While much of the clinic’s focus – upper level jumping – was far over my head and well out of my realm, I was struck at the emphasis GM put on the fundamentals – many of which are echoed by Christy during my dressage lessons.   Take the outside rein, for example.  My struggles with developing honest contact and using the outside rein to bend are well documented.  And I do – I really do – understand how it works.  But seeing the outside rein in action today was illuminating.

In one exercise, the riders had to jump an in-and-out, and then turn and go to a big oxer in four or five strides.  GM talked the group through how one walks a course and plots strategy.    In a jumpoff, saving one stride saves micro-seconds on the clock, and in most cases, would be preferable.  Horse after horse came through the course, and as they turned, it was easy for me to see which had been turned more correctly – bending into the outside rein – and which had turned because their heads were hauled around.  Horses that had executed a more tactful, well-organized turn were markedly better balanced, taking a true line to – and over – the jump.   GM asked all of the riders to halt almost immediately after the jump, as well – and those that were well balanced before and over the jump were able to halt with style and accuracy.  Many of  the others had to avail themselves of the arena wall to halt.  The key to executing that critical turn with grace? Proper bending into ye olde outside rein.   Importantly, however, GM stressed the importance of holding onto the outside rein and maintaining contact, even when traveling in a straight line.  “Straightness is the result of balance between the inside leg and outside rein, ” he told us.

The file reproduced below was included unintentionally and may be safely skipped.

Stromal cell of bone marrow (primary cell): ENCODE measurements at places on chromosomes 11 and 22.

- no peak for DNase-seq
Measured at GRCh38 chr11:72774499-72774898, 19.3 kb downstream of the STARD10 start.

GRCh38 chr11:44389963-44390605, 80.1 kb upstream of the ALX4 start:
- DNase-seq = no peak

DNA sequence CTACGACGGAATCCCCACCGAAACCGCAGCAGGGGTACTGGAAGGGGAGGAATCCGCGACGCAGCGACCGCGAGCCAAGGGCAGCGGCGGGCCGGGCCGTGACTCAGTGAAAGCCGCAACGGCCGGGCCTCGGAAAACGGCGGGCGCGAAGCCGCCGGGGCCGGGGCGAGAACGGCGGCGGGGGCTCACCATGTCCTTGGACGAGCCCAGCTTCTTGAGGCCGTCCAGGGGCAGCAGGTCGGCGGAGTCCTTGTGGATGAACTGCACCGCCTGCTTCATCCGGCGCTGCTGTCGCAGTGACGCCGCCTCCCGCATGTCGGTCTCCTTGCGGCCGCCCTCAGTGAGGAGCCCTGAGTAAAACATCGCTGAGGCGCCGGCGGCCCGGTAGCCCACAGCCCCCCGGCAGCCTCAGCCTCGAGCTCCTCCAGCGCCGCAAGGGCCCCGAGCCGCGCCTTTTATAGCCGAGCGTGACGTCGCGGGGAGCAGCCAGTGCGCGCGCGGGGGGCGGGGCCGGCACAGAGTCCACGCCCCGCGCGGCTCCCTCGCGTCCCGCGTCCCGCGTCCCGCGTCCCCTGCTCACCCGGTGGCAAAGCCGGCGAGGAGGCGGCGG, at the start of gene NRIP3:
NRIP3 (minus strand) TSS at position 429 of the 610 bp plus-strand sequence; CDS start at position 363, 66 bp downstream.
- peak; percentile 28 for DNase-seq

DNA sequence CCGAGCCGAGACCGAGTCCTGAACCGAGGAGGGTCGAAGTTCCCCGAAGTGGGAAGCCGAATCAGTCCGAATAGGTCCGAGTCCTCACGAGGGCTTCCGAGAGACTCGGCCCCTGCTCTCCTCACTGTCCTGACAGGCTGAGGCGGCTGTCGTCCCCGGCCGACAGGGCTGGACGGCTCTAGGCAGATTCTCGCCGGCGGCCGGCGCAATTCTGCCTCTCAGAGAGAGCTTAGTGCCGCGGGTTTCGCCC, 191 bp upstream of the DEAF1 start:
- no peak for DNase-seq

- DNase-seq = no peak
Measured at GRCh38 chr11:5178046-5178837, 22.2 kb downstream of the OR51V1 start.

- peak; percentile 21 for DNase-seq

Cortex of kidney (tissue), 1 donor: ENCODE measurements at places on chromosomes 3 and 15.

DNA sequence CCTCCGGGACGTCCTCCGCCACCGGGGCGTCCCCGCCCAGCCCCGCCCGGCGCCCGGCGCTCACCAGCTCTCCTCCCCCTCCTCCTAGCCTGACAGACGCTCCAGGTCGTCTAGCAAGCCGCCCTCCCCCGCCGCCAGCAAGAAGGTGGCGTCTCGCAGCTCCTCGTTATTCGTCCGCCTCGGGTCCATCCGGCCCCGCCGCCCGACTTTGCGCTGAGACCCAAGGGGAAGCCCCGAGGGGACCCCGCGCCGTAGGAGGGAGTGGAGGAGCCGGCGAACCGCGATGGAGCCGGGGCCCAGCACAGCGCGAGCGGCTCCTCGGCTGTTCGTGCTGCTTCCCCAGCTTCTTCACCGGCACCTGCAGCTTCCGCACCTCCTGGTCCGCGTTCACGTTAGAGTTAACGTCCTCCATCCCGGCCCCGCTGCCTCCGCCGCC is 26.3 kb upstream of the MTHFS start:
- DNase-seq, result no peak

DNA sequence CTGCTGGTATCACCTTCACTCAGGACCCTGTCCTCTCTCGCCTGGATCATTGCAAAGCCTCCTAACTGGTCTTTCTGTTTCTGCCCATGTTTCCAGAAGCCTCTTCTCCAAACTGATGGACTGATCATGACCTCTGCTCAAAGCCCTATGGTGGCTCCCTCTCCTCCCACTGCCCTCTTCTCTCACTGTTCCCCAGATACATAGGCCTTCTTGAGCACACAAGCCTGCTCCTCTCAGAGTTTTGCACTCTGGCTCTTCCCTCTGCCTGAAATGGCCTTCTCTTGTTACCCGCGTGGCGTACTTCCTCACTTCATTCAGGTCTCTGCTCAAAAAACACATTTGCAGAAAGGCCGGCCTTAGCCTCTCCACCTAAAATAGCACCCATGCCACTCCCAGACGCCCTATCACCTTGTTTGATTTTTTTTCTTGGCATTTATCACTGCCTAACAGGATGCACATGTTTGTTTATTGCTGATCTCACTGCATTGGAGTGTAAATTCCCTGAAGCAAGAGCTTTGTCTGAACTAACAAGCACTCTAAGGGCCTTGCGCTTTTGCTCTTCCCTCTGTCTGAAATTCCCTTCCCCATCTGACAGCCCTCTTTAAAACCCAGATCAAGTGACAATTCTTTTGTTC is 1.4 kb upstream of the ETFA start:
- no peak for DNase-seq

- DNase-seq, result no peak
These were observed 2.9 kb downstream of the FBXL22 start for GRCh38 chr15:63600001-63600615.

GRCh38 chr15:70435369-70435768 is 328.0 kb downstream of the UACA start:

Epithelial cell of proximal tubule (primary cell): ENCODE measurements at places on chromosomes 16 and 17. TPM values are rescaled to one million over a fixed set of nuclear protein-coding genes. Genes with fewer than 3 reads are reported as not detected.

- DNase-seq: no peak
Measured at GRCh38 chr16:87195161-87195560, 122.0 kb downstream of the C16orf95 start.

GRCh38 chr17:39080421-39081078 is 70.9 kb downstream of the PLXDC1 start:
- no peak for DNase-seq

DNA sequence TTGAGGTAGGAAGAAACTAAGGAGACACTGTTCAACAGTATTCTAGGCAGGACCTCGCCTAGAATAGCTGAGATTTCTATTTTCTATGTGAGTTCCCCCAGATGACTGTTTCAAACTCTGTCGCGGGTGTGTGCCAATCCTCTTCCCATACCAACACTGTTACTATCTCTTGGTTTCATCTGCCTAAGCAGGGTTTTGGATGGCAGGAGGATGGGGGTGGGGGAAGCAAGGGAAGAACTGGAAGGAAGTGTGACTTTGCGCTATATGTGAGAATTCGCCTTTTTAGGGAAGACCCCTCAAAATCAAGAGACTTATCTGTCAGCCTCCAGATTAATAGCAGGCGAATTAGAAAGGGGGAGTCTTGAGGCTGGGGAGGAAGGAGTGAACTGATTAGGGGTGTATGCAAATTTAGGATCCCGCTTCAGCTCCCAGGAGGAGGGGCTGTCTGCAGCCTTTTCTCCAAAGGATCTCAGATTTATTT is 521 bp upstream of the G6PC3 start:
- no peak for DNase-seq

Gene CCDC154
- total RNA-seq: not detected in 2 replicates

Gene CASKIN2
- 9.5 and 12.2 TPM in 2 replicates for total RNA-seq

GM addressing the group in the first clinic session